Weekly Legislative Update
October 4, 2021
Congressional Outlook
The Senate is in session this week. The House will only meet for Committee Work this week and next week.

House members have been advised that should there be significant legislation requiring House action prior to the week of October 18, members will be given 72-hours' notice of when to return to Washington.
The Senate will vote today on the nomination of Eugene Meyer to be general counsel at the Department of Homeland Security. Majority Leader Chuck Schumer (D-NY) has also filed for cloture on the nominations of Paloma Adams-Allen to be deputy administrator of the U.S. Agency for International Development and Lauren J. King to be a judge for the U.S. District Court for the Western District of Washington. The Senate will also resume consideration of the House message accompanying S. 1301, which would suspend the debt limit through December 16, 2022. The House passed S. 1301 last Wednesday, but Minority Leader Mitch McConnell (R-KY) has vowed to block the bill in the Senate. Congress only has 14 days left, or until October 18, to resolve the debt ceiling issue before the country is likely to default on its financial obligations, U.S. Treasury Secretary Janet Yellen.
Majority Leader Schumer sent a “Dear Colleague” letter today sharing the realities of the road ahead for the two-track legislative strategy to approve the bipartisan infrastructure framework (BIF) and the Build Back Better (BBB) Act (also known as the budget reconciliation package), calling the process “difficult and, at times, messy.” The letter goes on to say that “Not every member will get everything he or she wanted. But at the end of the day, we will pass legislation that will dramatically improve the lives of the American people. I believe we are going to do just that in the month of October.” The Majority Leader also addressed the debt ceiling issue in his letter, saying, “we must get a bill to the President’s desk dealing with the debt limit by the end of the week.” However, this end-of-week deadline is likely impossible to accomplish without Republican support.
In addition, President Biden told House Democrats Friday to expect the final BBB package to be smaller than the current $3.5 trillion proposal. President Biden reportedly discussed a topline figure of between $1.9 and $2.3 trillion.
During this Committee Work week in the House, the House Oversight and Reform Committee will hold a hearing on hurricane readiness, recovery, and resilience efforts, with testimony from Federal Emergency Management Agency (FEMA) administrator Deanne Criswell. The House Small Business Committee will also hold a hearing on the Small Business Administration’s (SBA) entrepreneurial development programs. The House Transportation and Infrastructure Committee will discuss emerging contaminants and forever chemicals, known as PFAS chemicals, and their challenges to water quality, public health, and communities.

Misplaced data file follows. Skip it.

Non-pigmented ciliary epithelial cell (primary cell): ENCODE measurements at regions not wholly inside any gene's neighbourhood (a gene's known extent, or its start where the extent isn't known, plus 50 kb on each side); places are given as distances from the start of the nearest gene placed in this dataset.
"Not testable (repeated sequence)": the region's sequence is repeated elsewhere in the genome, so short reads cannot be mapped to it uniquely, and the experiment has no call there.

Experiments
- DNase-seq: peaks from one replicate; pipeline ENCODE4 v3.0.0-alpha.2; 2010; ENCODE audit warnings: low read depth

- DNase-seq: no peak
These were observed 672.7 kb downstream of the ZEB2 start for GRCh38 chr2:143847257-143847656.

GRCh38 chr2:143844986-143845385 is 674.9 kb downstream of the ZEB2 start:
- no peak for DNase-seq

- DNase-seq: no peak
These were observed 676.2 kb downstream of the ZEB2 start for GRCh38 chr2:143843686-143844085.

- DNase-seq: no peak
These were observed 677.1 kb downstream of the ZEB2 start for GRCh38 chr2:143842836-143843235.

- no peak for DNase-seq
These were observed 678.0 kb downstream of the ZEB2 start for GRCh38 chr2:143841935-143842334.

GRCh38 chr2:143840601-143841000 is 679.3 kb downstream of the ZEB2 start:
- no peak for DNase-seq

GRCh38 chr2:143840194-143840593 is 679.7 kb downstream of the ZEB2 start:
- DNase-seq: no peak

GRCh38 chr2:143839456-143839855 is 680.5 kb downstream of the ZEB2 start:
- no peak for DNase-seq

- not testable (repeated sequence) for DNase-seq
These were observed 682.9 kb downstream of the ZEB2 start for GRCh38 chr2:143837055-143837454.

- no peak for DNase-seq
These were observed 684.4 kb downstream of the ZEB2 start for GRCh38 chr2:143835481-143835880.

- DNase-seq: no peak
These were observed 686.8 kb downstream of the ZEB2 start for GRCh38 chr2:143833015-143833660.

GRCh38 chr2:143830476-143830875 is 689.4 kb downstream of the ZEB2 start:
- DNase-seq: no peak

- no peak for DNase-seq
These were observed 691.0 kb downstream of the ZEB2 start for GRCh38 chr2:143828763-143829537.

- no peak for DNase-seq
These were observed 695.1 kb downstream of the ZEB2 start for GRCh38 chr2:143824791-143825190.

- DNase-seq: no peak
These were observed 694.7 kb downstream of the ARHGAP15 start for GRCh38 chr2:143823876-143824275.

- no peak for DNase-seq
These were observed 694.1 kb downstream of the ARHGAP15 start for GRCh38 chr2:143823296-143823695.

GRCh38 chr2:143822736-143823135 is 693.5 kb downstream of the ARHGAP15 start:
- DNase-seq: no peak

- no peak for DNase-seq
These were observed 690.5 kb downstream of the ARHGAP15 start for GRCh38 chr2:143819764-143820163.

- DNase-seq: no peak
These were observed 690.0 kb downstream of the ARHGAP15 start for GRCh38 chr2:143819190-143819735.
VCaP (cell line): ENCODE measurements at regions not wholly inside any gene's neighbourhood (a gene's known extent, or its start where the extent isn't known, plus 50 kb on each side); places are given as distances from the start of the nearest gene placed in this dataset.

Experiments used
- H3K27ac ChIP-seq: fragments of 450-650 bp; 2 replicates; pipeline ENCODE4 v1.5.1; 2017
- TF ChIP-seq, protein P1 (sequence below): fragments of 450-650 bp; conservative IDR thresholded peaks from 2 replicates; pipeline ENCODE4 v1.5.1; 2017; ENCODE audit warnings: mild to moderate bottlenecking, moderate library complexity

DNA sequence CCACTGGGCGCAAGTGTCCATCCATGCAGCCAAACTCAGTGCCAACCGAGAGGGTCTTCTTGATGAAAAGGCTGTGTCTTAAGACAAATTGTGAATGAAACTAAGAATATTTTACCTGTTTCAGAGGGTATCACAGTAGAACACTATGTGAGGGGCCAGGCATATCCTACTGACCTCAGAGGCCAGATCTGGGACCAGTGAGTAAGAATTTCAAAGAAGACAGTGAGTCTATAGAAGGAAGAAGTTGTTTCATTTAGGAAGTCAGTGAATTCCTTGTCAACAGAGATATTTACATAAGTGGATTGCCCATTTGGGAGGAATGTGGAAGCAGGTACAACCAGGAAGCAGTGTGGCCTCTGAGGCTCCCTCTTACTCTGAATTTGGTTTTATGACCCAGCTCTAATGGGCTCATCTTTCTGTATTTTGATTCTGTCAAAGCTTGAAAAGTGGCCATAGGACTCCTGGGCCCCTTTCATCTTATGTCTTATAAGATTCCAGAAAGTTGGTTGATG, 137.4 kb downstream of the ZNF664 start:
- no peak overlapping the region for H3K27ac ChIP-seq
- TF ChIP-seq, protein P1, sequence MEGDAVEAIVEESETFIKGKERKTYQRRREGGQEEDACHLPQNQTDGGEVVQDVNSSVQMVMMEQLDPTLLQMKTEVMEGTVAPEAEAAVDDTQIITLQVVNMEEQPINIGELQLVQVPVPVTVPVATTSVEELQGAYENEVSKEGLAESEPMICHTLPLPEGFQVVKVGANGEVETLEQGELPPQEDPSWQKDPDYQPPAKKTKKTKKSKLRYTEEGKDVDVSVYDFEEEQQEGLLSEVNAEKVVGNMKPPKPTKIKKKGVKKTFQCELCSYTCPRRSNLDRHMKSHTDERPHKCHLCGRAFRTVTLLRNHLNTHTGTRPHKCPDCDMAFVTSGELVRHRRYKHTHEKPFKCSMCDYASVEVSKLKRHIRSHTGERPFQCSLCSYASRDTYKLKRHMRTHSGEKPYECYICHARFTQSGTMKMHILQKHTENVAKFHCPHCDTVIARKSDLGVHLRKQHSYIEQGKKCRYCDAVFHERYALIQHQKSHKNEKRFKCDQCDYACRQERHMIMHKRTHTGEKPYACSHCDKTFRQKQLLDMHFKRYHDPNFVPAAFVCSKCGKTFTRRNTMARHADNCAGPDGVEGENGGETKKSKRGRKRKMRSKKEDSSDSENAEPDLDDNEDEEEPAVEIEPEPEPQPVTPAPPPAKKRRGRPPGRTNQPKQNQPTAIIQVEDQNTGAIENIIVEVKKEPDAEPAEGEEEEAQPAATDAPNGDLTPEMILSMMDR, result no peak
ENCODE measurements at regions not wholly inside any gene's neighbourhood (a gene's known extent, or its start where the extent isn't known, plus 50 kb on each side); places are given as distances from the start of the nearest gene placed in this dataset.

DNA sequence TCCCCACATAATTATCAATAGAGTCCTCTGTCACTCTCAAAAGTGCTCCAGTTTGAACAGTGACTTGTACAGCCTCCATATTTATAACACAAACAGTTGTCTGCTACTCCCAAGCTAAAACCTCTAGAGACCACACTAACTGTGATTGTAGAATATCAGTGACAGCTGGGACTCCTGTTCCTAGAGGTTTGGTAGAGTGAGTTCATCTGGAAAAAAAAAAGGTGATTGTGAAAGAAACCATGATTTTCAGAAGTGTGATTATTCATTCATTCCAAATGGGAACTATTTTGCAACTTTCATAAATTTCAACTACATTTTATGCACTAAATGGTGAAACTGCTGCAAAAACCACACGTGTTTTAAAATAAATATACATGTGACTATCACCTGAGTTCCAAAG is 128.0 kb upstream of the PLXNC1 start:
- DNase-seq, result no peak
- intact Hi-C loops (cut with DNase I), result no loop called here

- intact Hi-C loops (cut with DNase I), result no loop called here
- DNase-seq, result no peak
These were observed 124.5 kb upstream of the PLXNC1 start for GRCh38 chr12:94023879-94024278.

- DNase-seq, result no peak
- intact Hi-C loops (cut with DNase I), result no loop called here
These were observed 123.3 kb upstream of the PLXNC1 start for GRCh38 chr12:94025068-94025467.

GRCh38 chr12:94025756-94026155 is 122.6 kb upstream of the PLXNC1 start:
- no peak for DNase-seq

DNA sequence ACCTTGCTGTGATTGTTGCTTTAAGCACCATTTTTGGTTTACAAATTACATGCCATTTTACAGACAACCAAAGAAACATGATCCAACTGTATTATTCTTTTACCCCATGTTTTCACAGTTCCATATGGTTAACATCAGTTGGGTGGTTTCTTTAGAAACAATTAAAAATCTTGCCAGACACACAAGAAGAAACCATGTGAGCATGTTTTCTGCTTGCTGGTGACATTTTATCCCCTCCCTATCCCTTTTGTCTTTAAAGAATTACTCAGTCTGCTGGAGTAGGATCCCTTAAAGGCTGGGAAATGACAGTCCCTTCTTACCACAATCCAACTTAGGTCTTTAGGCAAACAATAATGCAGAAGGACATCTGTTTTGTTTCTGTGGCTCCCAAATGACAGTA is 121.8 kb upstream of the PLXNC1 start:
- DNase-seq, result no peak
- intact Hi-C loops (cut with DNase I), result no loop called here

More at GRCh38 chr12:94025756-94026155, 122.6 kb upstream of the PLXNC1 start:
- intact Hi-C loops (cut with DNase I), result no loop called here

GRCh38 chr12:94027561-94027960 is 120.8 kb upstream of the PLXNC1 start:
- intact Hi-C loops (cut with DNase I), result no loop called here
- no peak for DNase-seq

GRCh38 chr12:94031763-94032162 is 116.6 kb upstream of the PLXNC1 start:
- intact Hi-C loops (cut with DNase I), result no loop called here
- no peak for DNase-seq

Last week, Congress successfully approved a Continuing Resolution (CR; H.R. 5305) to avert a federal government shutdown. President Biden signed the CR into law just hours before the October 1, 2021, deadline. The CR extends current FY 2021 funding levels through December 3, 2021, giving House and Senate appropriators two more months to finalize the FY 2022 budget. The CR also includes numerous additional provisions, including an extension of the National Flood Insurance Program (NFIP) through December 3; $28.6 billion to address various natural disasters in 2020 and 2021; and $6.3 billion to support Afghan evacuees, among other measures. Senate Republicans were successful in blocking a provision to suspend the debt ceiling until December 16, 2022.
Senate Defense Appropriations Chair, Jon Tester (D-MT), indicated his subcommittee will release its FY 2022 defense appropriations bill by October 15. This could serve as a needed kickstart to the Senate appropriations process, as the Senate Appropriations Committee has only marked up 3 of its 12 bills thus far.
Late last week, the House and Senate passed the Surface Transportation Extension Act of 2021 (H.R. 5434), which extends funding for the Department of Transportation’s surface transportation programs and ends any potential of furloughs until October 31, 2021. President Biden signed the bill into law on Saturday. The bipartisan infrastructure framework also serves as the 5-year reauthorization for surface transportation programs, which means that the new goal is to enact the BIF, also known as the Infrastructure Investment and Jobs Act (H.R. 3684), by the end of October.
Week in Review